An Additional Barrier in Performing TAMA 38 Projects
The Real Estate Law (Reinforcement of Condominiums against Earthquakes) 5768-2008 (the “Reinforcement Law”) provides that in order to perform a TAMA 38 plan on a building under the “demolish and build” track, a majority of 80% of residents is required. In a precedential ruling, the Tel Aviv District Appeals Committee affirmed the Regional Planning and Construction Committee’s decision that in cases in which a new zoning plan provides more rights than those set in the TAMA 38 provisions, the consent of all residents is required.
The appeal was submitted against the Bnei Brak Regional Planning and Construction Committee’s decision to reject the execution of a TAMA 38 plan under the “demolish and build” track because of a resident who objected to the project. The resident argued that the “demolish and build” project was being planned as part of advancing a new zoning plan. Since this plan would have provided more rights than those set in the TAMA 38 provisions, it was subject to a different law, requiring the consent of all apartment owners, as opposed to the majority required by the Reinforcement Law.
The Appeals Committee’s decision was supported by the explanation that the owners of rights in a condominium may not advance a plan whose goal is, inter alia, to make changes in an apartment whose owner has not consented to the changes. The decision was further based on the Planning and Building Regulations (Apartment Owner Who May Submit Plans in a Condominium) 5776-2016, intended to regulate the advancement of plans in a condominium. These regulations stipulate that a zoning plan that includes a change to the community property attached to a particular unit requires securing the consent of the unit’s owner. The Appeals Committee concluded from these regulations that if such a rule exists with regard to the property attached to units, then certainly it should also be applied to the units themselves. Thus, the demolition of a unit should not be permitted without the consent of its owner. However, this decision excludes cases in which a “vacate and construct” plan is advanced.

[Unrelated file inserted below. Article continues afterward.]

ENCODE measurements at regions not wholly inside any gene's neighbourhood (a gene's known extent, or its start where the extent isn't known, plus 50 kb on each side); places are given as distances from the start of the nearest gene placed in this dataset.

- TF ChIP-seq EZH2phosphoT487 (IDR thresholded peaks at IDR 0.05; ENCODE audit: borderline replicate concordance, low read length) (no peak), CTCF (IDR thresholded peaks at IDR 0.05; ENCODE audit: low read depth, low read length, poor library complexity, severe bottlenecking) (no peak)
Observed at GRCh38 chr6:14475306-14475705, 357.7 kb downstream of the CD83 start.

It should be noted that a building permit under TAMA 38 may be issued without submitting a new zoning plan, in which case the Appeals Committee decision does not apply. Rather, the provisions of the Reinforcement Law, requiring a necessary majority of 80%, shall stand.
Still, the performance of urban renewal projects under new zoning plans is very common because such plans enable entrepreneurs to be granted additional building rights beyond those granted by TAMA 38, thus making investment in them more profitable.
At this stage, it seem the last word has been said, unless opponents appeal to the Administrative Court and a contradictory decision is handed down.